The misguided bailouts and government spending, along with commodity demand will continue to drive up commodity prices, and lower the value of the U.S. dollar for along time to come.

Commodity Prices Rising

Monday, September 21, 2009

Jim Rogers: Investing in Commodities

Investing in Commodities

We talk a lot about the ongoing bull market in commodities, which will no doubt resume as the economic crisis winds down. Recently Jim Rogers confirmed what he mostly reiterates all the time, and that is the best way to buy commodities is to buy them direct.

Unless somone has the time to research and understands the variable connected to successfully picking a stock, it's far better to invest in commodities directly than any other way, and studies confirm this will produce the best results.

what's simple about investing in commodities this way is you then have to only identify supply and demand to make a profit one way or the other, and that vastly simplifies the process and narrows things down for you.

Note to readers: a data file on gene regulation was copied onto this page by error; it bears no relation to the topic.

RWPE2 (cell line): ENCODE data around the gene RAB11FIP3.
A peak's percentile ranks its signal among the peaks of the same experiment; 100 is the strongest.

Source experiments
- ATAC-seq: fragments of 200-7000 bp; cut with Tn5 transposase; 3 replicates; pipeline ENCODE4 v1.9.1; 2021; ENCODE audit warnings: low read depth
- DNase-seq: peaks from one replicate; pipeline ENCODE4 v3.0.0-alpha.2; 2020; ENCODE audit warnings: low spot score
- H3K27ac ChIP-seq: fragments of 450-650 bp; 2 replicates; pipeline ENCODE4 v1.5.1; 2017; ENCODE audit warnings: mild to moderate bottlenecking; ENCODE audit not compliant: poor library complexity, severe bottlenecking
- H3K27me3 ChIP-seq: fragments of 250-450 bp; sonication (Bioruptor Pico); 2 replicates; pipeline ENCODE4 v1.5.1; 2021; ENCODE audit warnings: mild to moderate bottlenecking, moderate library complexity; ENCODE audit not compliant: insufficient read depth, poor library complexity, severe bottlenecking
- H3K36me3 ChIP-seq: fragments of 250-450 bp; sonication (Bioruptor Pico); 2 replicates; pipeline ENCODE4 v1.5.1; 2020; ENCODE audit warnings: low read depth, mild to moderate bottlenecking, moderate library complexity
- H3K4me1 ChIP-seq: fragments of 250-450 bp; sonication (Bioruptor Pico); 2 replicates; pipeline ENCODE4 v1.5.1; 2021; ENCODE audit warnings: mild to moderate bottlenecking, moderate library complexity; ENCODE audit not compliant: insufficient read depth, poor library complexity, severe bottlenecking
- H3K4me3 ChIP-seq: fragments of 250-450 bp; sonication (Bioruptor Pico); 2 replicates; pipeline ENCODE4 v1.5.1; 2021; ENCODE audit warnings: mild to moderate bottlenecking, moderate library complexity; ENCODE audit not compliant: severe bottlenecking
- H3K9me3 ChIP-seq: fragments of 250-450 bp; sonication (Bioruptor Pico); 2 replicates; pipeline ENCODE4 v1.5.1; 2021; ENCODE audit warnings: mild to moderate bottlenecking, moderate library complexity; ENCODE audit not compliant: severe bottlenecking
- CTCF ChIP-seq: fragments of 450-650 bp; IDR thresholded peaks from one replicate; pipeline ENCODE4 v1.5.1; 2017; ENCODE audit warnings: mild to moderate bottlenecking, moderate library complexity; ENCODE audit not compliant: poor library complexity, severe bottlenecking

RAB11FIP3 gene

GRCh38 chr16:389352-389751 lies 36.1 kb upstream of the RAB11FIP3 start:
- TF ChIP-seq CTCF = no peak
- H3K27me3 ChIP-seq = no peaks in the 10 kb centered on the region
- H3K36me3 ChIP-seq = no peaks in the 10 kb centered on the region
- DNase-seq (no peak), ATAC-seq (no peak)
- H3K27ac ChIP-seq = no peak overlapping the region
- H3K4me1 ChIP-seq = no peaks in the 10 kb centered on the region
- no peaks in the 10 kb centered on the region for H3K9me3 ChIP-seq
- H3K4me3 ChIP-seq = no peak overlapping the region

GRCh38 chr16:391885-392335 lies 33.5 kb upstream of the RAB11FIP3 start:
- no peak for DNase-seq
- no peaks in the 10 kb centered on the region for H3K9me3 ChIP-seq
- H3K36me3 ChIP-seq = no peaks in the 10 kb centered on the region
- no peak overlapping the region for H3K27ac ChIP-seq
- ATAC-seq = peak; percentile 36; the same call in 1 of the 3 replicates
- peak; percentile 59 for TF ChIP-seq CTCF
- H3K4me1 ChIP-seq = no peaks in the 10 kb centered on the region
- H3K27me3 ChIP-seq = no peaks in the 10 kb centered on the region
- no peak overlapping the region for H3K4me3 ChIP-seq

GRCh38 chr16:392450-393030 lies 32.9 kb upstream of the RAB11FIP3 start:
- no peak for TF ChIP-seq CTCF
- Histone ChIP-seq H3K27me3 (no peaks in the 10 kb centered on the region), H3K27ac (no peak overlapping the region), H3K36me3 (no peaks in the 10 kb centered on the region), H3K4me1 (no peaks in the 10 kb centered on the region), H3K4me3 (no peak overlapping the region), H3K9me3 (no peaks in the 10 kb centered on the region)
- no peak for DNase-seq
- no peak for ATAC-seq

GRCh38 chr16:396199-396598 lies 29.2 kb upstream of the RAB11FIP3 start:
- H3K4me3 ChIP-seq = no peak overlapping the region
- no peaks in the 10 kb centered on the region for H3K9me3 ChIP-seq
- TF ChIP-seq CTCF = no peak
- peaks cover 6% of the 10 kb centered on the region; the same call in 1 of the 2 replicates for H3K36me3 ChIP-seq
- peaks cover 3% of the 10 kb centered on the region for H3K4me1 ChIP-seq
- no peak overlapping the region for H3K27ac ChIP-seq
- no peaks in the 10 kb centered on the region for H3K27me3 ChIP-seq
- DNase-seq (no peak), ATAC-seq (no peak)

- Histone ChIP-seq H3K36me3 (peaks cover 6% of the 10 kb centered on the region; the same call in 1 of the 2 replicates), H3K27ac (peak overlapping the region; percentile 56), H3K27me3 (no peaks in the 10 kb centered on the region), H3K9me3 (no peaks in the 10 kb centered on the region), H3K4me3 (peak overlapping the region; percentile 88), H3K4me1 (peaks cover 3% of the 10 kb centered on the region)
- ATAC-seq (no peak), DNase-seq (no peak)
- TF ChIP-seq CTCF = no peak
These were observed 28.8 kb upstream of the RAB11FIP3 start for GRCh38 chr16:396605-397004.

Investing in Commodities

Jim Rogers: Commodities and Inflation

Commodity Prices Rising

Talking about the historical pattern that arises when governments print money, Jim Roges said that there's no doubt that commodity prices will continue to rise as a consequence of those ongoing practices.

Not only is America printing money, Rogers notes, but the whole world is, and that will fuel commodity price increases for some time into the future.

Another factor will be the locked up credit markets which disallow farmers from getting loans, as well as other commodity-related sectors like mining companies.